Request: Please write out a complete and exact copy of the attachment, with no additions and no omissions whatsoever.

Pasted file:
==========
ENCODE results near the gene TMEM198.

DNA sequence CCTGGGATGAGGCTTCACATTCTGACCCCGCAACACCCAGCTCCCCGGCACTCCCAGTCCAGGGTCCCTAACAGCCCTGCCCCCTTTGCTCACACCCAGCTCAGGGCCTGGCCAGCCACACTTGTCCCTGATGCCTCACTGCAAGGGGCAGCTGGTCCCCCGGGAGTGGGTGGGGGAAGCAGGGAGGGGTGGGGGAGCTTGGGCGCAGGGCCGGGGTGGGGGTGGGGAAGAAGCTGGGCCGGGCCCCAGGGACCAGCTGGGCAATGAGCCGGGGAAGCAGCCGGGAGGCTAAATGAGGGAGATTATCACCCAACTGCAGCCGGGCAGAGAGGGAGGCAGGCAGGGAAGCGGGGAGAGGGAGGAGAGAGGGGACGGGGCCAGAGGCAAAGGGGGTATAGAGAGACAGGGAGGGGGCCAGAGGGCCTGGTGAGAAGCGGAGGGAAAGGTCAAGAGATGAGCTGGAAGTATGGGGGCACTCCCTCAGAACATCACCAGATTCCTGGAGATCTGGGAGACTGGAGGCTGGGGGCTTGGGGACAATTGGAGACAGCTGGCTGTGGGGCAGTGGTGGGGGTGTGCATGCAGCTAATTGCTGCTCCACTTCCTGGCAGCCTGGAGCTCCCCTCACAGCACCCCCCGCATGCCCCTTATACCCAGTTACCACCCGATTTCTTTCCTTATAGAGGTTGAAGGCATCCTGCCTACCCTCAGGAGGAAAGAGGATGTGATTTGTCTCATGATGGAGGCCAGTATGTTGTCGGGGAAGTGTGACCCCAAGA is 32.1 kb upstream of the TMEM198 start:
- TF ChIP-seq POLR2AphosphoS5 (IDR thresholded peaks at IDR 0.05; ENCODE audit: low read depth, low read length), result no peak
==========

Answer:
ENCODE results near the gene TMEM198.

DNA sequence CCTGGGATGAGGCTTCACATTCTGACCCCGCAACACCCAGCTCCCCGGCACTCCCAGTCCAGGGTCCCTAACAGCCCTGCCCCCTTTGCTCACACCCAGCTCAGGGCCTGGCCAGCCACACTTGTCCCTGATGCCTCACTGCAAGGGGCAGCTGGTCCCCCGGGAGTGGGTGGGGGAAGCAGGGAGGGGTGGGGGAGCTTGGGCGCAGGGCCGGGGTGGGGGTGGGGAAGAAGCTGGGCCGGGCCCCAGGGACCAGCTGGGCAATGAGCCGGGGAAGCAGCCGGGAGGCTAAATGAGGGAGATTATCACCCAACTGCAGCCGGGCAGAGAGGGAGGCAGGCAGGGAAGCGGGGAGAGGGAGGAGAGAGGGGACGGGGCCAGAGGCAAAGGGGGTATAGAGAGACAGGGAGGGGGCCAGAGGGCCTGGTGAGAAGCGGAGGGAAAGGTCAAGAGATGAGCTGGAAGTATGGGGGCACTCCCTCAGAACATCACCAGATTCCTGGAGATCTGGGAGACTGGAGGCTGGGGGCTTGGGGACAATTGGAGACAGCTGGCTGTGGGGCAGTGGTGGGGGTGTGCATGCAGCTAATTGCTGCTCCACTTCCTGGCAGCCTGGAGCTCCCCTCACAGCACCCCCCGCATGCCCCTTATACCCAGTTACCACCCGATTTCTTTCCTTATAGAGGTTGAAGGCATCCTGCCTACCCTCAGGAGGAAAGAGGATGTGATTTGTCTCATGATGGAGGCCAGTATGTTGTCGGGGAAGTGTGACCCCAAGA is 32.1 kb upstream of the TMEM198 start:
- TF ChIP-seq POLR2AphosphoS5 (IDR thresholded peaks at IDR 0.05; ENCODE audit: low read depth, low read length), result no peak